Bayan to him once every day.”I furrowed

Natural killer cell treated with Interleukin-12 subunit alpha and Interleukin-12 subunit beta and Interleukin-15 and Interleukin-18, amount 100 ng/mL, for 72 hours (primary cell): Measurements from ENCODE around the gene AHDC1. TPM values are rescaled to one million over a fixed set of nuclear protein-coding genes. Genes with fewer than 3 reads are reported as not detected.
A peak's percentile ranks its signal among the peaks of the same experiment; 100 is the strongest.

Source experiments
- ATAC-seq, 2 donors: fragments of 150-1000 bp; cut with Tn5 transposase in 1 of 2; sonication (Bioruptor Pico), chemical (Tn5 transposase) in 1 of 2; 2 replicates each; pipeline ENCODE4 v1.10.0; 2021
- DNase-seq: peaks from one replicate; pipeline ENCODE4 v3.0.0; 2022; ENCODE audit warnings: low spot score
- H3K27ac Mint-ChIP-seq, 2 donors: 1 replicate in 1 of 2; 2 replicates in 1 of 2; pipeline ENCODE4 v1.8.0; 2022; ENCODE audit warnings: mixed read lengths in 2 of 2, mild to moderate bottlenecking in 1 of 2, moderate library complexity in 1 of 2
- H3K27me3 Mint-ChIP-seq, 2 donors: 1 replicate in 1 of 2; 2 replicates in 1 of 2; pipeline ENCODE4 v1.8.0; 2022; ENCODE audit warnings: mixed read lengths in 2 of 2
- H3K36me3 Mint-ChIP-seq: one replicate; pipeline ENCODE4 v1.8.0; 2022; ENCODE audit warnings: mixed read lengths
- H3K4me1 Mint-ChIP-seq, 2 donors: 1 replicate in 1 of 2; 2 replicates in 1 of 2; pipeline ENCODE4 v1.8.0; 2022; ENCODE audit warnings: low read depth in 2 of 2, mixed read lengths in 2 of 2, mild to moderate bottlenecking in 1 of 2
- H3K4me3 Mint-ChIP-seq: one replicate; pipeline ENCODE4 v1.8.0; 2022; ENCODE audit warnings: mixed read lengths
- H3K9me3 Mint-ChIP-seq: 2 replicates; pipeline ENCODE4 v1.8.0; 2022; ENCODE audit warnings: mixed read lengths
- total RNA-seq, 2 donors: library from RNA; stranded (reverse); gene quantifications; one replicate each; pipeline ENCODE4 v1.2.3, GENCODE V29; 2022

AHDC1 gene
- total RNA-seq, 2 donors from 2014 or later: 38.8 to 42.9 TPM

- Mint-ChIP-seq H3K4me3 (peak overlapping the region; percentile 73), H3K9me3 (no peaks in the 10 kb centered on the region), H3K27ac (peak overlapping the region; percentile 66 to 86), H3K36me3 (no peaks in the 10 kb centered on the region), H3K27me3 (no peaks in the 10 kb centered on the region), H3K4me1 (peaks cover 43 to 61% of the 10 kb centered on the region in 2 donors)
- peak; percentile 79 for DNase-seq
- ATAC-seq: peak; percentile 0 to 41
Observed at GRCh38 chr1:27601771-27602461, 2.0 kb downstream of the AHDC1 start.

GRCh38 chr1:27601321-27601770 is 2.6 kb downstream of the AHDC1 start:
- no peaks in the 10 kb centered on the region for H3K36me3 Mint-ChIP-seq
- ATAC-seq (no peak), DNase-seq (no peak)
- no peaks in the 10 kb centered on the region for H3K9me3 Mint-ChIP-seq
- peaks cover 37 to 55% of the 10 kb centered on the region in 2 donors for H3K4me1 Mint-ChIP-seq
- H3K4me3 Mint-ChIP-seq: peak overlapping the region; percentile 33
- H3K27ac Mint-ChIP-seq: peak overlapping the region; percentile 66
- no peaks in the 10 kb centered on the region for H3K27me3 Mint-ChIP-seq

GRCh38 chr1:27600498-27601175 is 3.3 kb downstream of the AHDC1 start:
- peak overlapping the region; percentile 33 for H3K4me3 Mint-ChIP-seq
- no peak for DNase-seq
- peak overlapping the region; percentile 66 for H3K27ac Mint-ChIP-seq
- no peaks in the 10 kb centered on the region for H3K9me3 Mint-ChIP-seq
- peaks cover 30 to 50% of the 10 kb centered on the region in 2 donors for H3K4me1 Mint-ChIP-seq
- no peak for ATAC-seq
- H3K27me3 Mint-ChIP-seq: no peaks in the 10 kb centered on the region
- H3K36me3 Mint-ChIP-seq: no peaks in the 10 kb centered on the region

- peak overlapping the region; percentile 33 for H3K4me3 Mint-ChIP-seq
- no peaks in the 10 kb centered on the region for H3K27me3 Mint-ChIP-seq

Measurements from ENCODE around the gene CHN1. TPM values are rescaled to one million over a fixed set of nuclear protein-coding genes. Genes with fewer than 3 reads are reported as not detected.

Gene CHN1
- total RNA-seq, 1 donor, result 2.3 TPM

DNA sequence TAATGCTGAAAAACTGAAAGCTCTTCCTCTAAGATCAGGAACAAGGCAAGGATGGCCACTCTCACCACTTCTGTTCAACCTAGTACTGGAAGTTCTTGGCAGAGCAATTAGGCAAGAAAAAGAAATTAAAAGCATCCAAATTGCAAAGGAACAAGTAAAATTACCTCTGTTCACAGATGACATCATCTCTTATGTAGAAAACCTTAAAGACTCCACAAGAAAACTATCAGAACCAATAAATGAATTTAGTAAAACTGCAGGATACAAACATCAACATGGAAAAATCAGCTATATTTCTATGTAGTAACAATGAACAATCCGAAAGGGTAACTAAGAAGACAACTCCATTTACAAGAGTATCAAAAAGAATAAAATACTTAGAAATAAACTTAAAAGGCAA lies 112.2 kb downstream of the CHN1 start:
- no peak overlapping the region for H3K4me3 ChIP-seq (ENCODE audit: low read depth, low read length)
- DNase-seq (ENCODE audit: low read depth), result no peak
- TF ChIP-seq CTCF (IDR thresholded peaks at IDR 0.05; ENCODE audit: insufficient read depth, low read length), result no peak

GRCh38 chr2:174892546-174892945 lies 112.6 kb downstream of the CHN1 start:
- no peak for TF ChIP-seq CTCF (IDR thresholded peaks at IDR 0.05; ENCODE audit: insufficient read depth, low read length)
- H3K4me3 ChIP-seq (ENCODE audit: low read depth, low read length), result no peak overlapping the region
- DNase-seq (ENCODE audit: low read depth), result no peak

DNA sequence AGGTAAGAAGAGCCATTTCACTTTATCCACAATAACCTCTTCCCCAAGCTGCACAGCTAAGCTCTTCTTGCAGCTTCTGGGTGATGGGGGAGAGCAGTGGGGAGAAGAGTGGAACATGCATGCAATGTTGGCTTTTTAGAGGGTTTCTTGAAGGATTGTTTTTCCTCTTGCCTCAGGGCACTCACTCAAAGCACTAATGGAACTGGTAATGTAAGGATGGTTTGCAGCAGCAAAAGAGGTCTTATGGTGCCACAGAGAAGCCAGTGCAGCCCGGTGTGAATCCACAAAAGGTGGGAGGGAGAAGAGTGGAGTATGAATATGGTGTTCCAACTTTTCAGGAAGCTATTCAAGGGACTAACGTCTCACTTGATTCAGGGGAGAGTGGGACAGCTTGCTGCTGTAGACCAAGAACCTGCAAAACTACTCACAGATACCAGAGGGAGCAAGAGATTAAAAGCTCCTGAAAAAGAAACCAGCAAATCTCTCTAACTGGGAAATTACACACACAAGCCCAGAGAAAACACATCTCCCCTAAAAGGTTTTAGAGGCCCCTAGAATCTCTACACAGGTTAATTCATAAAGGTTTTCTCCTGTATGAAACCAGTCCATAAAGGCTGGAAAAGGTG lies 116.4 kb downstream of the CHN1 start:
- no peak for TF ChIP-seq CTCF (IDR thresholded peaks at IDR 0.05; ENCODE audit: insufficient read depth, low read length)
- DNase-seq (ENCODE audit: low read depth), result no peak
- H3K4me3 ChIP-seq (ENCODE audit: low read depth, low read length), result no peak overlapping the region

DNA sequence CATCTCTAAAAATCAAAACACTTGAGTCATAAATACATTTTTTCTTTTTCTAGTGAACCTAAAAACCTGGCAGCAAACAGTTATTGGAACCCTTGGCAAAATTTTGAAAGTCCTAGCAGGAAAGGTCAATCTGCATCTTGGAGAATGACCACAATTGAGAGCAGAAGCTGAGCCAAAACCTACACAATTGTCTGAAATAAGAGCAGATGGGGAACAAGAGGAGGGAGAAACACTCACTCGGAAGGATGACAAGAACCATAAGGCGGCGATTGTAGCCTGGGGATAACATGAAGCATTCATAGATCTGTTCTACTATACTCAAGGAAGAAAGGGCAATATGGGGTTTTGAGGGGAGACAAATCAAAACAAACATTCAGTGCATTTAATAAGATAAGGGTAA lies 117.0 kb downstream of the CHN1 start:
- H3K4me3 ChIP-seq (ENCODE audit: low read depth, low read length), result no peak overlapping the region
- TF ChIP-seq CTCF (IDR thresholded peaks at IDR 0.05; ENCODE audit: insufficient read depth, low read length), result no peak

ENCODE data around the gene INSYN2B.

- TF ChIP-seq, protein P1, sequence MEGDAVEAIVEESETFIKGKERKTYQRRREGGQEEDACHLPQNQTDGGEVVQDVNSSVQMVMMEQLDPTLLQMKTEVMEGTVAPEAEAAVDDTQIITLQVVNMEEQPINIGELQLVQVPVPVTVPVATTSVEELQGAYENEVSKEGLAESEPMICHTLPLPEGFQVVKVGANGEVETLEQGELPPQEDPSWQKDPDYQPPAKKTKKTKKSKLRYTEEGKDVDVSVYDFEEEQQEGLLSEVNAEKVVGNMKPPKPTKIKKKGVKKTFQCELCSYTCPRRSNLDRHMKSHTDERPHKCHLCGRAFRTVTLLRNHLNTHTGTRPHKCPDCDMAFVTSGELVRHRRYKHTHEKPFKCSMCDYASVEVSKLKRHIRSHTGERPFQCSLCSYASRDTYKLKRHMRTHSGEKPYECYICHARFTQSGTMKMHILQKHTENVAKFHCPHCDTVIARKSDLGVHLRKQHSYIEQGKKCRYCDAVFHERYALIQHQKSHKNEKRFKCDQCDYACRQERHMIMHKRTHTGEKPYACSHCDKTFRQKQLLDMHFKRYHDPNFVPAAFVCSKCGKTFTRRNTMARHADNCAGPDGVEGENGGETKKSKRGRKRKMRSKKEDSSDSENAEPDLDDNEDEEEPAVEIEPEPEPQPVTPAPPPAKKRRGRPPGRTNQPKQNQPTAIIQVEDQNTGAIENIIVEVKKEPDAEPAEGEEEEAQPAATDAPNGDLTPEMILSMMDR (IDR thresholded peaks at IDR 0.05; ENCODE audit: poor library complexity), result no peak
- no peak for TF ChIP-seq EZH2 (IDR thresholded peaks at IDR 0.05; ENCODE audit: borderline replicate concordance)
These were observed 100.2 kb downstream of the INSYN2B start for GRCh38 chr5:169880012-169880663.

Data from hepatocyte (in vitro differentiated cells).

Bayan AbdeljalilMark Owen English 111January 23, 2018One Moment…. Was the day that occurred to me that everything can change in one moment. That was the day that I realized how short life is. It all started on the afternoon of…”Come talk to your grandfather!” Yelled my mother from the living room, her voice qualified to alarm the neighborhood. I put down the pencil and hastily closed my textbook, creating a loud thud. “Come on!” yelled my mother once again, yet has managed to have a louder voice. I hurriedly went down the stairs, allowing my fingertips to run down the wooden staircase railings. Once I arrived at the living room, I whispered, “Can I talk to him later, I have homework that needs to be finished.” She put down her arms and cuffed the speaker of the phone with her palm, and sighed, “He wants to speak to you, plus you’re aware of the time different from Palestine and Michigan, we can only to talk to him once every day.”I furrowed my eyebrows in confusion,”How is talking to someone once a day a ba-” before being able to complete my sentence she transfers the call to a video chat and faced the smartphone directly over my face.I grasped the phone in annoyance and smiled, “Hi grandpa Yousef, how are you?”My grandfather’s face appeared on the screen and his mouth slid upwards, creating a warm smile.”I’m doing great, it seems like you have some homework that has to be finished,” he replied, his expression gentle and sincere. His gray hair was neatly combed down his scalp, the vibrant greened colored shirt brightened his green eyes that crinkled up when he smiled. “Oh, you heard,” I glanced up at my mother, and she shook her head in disappoint,”I’m sorry I just have quite a lot of homework to complete,” I explained. I waited for a hurt response, however, he maintained his smile and responded with, “I see, go ahead finish your work, we can talk another time.”Guilt instantly washed over me but disappeared since I knew I can intelligibly speak to him tomorrow.A few weeks pass and the rain poured down fiercely upon Ann Arbor, Michigan, that night, pounding on the rooftops. My shoulders relax and I sink deeper into the bed while listening to the comforting raindrops. My eyelids grow heavier, and I slowly drift off to sleep. I snap out of my sleep, feeling a source of forgetfulness washing over me. I just realized, it has been weeks since I spoke to my grandfather. I quickly get up, instantly missing the comfort of my bed and look over my phone. 1:03 AM, with the seven-hour difference it is about morning over at Palestine. I grab the phone and sit up on my bedstead, hearing the bed creak beneath me. I quickly press the facetime icon on my phone, and video chat my grandfather. The ringing echoed throughout the bedroom, on the last ring he answered. I sat up and turned on the light, “Hi grandpa, how are you?”I said. After a few moments, my grandmothers face appeared, “Your grandfather is not feeling so great right now” she replied. I furrowed my eyebrows feeling puzzled and responded,”What do you mean? He seemed fine a couple of weeks ago.”She stared at the camera for a few moments, her face scrunching up as if she’s deciding something, then said,”Maybe a few minutes wouldn’t hurt.” I heard the wood squeak through the mobile, as she was walking then, passed the phone over to my grandfather.I smiled, expecting the same man I spoke with a couple of weeks ago, with the neatly combed gray hair, green eyes blaring through the screen and the welcoming warm smile. However, this man’s hair resembled thin strings, that was displayed chaotically over his head, and his radiant green eyes have become dark along with dark circles under his eyes that seemed to be layered. His face was completely buried down with wrinkles, that I can’t find myself to recognize. Was he like this when I spoke to him before? I asked myself. My cheeks fell and I frowned, the smile that was once on my face immediately vanished. A weak smile formed on my grandfather’s lips, and he said, “How are you?”His voice was raspy and his white t-shirt stained, green, with what seems to have been some food. A lump in my throat instantly formed, “What’s the matter?”I asked. He covered his mouth with the crease of his elbow as he loudly coughed several times,”I’ve just been tired lately,” He answered. He glanced down at his watch and thought for several moments then finally glanced back up, a weary expression displayed on his face, “Shouldn’t you be asleep by now,” he asked. I fought the urge of continuing the video call, but at the look of it, it seems like he is the one who needed the rest. “Alright, I will speak to you tomorrow,” I replied. In the morning The smell of tea arouses me from my sleep. The burst of sunlight beams through my bedroom, the rain from last night completely gone. I yawn and follow the smell of the tea down the stairs, hearing my footsteps grow heavier past each step. I pause and look around the living room, spotless, I thought. The glamorous teacups with diamonds outlining the cup and the flowery design running along through the cup struck my eye. The teapot and mini tea cups took place on a table in the center of the room. Alongside the tea places a platter of dates, this means one thing. In Palestinian traditions, when a relative passes away the close families must serve dates and tea to those that visit. “Who died?” I called out, I look around for anyone to respond to my question, but no one answered. I stepped into the kitchen and see my family surrounded in one area, almost like an isolated island. My mother’s hand has been occupied by a phone, they all look up when realizing I was there. “Who died,” I called out again, my mother placed the phone down and answered softly, “Your grandfather.” I gazed blankly at my mother, “What do you mean? I state, “I just spoke with him last night.” Silence broke through the room. After a few moments my mother replied with, “He has gotten sick” shattering the silence. That’s absurd, I tell myself. “He was perfectly fine a couple of weeks ago,” I say. “I know that, but he was getting older,” acknowledged my mother.”I was just speaking with him last night,” I muttered. “That does not make any sense, how can a person go from healthy to sick?”I ask. I stare ahead at the wooden table, processing what is happening. Subsequently, the realization stroke me. This is the reality, a person can go from delighted to horrify in one moment. In one moment a person can go from living to dead. In one moment existence of one’s life completely vanishes and never reconstructs. At that moment I realized how short life can be. Life is too short to push things b